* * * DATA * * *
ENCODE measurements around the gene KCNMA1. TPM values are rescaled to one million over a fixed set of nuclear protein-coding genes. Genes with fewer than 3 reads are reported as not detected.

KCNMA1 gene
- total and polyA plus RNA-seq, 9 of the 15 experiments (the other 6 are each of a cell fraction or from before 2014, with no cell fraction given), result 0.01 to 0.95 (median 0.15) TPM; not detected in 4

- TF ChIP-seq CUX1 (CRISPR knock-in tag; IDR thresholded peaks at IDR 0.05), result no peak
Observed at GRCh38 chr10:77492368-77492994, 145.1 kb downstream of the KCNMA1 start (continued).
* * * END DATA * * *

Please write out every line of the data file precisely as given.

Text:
ENCODE measurements around the gene KCNMA1. TPM values are rescaled to one million over a fixed set of nuclear protein-coding genes. Genes with fewer than 3 reads are reported as not detected.

KCNMA1 gene
- total and polyA plus RNA-seq, 9 of the 15 experiments (the other 6 are each of a cell fraction or from before 2014, with no cell fraction given), result 0.01 to 0.95 (median 0.15) TPM; not detected in 4

- TF ChIP-seq CUX1 (CRISPR knock-in tag; IDR thresholded peaks at IDR 0.05), result no peak
Observed at GRCh38 chr10:77492368-77492994, 145.1 kb downstream of the KCNMA1 start (continued).